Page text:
Currency Risks in International Financial Markets. International Finance Section

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The relative riskiness of holding foreign currency under flexible and fixed exchange-rate regimes has always been a major consideration when the costs and benefits of each regime have been compared. Interest has centered on risk because of its welfare implications and its effect on the efficiency of stabilization policies. One important concern is that the costs of financing international trade increase if investors and traders consider it risky to hold foreign currencies, making the international division of labor less efficient. Two other concerns relate to the efficiency of international capital markets. First, an exchange-rate regime may cause welfare losses if real rates of return differ on similar investments in different countries because of the riskiness of holding foreign currencies. Second, an exchange-rate regime may limit the opportunity to diversify portfolios so as to minimize exposure to currency risks. A particular level of risk need not be inherent in an exchange-rate regime: it may be the deliberate result of central -bank policies. The target of minimizing risk may conflict with other policy considerations. Such a conflict occurs, for example, when the central bank tries to control the real rate of interest on domestic financial assets. The bank's ability to do so is largely determined by the degree of substitutability of domestic and foreign assets. By adopting an exchange-rate regime that increases currency risks, the central bank can decrease the substitutability of assets denominated in different currencies and thereby increase the effectiveness of monetary policy. There is thus ample reason to study the size and nature of the risks associated with international borrowing and lending under different exchange-rate regimes and to determine the extent to which the risks under these regimes are subject to control by monetary authorities. The purpose of this study is to try to clarify the issues by analyzing (a) how the risks of investing in alternative currencies can be described; (b) how the size and the nature of the risks depend on the exchange-rate regime and on the behavior of the monetary authority under each regime; and (c) how risks and changes in the levels of risk affect the behavior of investors. At issue is whether an investor's response to changes in rates of return or risks somehow depends on the exchange-rate regime.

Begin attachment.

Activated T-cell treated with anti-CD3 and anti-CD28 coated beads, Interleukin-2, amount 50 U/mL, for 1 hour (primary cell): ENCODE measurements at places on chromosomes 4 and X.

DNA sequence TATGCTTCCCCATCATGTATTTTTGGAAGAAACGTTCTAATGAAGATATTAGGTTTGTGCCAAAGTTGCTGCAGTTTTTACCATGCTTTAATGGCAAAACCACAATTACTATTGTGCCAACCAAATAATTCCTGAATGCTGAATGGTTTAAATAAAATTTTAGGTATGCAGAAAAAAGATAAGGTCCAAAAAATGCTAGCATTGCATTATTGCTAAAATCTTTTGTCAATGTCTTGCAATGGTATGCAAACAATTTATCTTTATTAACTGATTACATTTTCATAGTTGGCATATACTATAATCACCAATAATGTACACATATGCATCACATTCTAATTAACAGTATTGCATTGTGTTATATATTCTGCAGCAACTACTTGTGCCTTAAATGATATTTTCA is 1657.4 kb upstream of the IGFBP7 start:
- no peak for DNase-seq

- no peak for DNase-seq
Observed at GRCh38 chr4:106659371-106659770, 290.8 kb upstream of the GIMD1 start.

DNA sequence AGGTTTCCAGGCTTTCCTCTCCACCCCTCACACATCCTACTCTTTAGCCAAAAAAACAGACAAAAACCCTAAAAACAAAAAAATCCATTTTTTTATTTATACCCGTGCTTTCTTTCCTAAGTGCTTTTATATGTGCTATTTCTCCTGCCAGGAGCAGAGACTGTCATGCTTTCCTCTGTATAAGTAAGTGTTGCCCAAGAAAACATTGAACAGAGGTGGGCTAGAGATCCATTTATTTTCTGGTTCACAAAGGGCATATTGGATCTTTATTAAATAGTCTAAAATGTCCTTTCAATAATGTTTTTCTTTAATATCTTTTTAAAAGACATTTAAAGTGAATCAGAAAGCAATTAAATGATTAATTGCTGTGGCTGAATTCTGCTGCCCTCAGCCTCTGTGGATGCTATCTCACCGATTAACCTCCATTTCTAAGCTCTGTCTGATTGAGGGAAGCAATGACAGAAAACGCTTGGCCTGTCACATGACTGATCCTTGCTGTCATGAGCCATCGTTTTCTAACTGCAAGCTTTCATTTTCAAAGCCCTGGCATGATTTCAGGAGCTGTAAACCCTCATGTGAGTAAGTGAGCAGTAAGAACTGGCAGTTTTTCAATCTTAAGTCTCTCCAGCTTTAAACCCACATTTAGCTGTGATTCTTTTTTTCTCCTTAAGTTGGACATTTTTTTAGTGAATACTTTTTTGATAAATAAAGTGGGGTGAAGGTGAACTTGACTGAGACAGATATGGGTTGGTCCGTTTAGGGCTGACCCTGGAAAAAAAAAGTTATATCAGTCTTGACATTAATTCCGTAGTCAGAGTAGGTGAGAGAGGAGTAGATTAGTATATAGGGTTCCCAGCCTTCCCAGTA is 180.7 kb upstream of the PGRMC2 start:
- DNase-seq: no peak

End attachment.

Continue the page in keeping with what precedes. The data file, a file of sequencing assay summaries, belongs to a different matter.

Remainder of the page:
This article was originally published in Princeton Studies in International Finance, number 44, in 1978.

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Princeton University